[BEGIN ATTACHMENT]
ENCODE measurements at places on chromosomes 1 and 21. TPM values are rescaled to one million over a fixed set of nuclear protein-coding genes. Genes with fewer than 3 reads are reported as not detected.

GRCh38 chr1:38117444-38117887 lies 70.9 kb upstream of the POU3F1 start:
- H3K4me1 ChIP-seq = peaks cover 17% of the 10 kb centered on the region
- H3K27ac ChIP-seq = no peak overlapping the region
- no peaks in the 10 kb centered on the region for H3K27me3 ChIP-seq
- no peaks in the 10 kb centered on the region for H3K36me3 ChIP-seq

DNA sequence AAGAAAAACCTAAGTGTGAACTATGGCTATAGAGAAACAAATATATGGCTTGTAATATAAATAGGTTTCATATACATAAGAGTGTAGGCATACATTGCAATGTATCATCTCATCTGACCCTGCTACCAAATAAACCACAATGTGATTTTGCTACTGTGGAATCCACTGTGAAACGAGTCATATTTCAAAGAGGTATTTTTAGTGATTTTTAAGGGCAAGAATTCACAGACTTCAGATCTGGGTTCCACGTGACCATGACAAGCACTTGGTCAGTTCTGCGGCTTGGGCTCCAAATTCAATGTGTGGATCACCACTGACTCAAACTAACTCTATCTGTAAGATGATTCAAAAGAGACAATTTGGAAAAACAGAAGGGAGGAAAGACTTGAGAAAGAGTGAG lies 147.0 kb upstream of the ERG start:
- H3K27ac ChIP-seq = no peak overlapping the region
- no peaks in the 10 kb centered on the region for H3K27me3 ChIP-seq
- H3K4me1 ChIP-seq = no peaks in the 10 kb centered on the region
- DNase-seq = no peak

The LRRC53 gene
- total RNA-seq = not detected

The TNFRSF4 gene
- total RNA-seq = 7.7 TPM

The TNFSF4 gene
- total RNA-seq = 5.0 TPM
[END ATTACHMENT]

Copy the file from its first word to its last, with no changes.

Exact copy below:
ENCODE measurements at places on chromosomes 1 and 21. TPM values are rescaled to one million over a fixed set of nuclear protein-coding genes. Genes with fewer than 3 reads are reported as not detected.

GRCh38 chr1:38117444-38117887 lies 70.9 kb upstream of the POU3F1 start:
- H3K4me1 ChIP-seq = peaks cover 17% of the 10 kb centered on the region
- H3K27ac ChIP-seq = no peak overlapping the region
- no peaks in the 10 kb centered on the region for H3K27me3 ChIP-seq
- no peaks in the 10 kb centered on the region for H3K36me3 ChIP-seq

DNA sequence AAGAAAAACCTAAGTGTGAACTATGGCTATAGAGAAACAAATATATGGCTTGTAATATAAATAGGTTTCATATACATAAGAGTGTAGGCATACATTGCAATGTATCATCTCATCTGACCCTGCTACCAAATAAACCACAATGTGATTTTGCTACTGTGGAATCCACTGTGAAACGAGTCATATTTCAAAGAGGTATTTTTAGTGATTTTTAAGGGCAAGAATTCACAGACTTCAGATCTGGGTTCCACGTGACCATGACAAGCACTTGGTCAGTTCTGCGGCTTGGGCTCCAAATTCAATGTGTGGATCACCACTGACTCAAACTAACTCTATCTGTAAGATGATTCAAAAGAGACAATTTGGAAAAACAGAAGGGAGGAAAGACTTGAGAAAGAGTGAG lies 147.0 kb upstream of the ERG start:
- H3K27ac ChIP-seq = no peak overlapping the region
- no peaks in the 10 kb centered on the region for H3K27me3 ChIP-seq
- H3K4me1 ChIP-seq = no peaks in the 10 kb centered on the region
- DNase-seq = no peak

The LRRC53 gene
- total RNA-seq = not detected

The TNFRSF4 gene
- total RNA-seq = 7.7 TPM

The TNFSF4 gene
- total RNA-seq = 5.0 TPM